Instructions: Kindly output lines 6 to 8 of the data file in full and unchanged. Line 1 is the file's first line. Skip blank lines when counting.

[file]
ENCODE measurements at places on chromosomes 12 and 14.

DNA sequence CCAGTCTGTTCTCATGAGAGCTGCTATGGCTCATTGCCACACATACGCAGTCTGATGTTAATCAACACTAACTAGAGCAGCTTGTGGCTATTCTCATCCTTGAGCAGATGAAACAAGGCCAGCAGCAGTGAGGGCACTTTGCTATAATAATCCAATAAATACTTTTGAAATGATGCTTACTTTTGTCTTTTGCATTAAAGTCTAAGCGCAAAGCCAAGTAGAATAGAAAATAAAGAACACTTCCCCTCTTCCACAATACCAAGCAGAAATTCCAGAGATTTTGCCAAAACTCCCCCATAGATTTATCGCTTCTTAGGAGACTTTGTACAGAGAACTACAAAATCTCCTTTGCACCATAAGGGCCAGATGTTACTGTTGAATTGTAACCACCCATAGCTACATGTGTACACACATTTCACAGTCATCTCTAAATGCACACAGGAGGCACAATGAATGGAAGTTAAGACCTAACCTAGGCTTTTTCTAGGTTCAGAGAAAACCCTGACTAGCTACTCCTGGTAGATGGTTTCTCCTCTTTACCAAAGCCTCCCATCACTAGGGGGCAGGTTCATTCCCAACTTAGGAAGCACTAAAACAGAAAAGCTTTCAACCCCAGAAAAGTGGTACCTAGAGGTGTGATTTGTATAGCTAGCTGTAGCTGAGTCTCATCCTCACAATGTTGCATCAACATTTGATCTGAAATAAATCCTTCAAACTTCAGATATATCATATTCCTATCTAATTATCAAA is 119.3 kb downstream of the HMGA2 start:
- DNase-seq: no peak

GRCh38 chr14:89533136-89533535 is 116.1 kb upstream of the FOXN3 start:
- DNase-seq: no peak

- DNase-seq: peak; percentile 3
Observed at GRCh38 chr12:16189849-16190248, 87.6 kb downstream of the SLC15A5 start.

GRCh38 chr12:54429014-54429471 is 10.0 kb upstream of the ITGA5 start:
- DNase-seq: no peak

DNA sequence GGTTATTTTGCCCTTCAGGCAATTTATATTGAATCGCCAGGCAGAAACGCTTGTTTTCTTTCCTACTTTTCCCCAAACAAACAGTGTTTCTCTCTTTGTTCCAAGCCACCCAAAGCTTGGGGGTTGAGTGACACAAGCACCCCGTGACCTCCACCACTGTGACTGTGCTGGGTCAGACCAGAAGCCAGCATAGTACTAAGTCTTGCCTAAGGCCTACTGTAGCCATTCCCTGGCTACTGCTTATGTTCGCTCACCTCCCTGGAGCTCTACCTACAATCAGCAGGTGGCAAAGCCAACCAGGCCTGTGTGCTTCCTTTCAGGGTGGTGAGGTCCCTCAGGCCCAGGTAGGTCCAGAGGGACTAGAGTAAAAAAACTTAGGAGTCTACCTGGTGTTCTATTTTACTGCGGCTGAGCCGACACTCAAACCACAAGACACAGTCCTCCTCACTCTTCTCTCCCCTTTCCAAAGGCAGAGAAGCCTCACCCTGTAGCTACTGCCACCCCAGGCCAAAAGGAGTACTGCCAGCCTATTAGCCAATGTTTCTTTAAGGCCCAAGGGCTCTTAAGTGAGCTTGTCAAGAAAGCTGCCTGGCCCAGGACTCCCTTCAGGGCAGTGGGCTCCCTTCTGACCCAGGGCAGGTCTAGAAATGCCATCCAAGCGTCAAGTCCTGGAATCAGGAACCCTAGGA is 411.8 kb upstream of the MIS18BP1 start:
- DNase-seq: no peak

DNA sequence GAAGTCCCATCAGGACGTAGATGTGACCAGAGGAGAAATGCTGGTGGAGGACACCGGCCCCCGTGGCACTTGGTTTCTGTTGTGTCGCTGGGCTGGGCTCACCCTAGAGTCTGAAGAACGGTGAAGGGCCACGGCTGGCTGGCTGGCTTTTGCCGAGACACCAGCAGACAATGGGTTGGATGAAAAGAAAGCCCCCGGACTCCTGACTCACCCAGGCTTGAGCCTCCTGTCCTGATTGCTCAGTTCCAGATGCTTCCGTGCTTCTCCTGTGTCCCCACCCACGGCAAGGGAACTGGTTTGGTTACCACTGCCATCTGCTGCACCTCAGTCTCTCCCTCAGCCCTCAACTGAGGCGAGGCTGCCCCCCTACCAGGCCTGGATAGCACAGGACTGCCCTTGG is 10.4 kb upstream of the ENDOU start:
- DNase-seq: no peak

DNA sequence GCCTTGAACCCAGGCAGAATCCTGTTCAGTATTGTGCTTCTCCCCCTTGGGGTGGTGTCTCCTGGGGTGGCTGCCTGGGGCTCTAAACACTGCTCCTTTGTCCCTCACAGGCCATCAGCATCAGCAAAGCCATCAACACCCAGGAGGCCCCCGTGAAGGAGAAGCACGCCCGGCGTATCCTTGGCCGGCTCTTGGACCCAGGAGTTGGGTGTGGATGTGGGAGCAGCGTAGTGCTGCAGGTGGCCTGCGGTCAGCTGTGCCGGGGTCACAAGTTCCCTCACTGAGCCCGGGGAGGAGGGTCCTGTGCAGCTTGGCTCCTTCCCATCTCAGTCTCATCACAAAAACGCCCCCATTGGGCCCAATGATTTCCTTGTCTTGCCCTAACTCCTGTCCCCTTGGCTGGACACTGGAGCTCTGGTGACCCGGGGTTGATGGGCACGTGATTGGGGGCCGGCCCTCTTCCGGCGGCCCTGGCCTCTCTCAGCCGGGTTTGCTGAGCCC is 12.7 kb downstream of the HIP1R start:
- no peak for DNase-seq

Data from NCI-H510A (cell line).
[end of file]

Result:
- DNase-seq: peak; percentile 3
Observed at GRCh38 chr12:16189849-16190248, 87.6 kb downstream of the SLC15A5 start.

GRCh38 chr12:54429014-54429471 is 10.0 kb upstream of the ITGA5 start: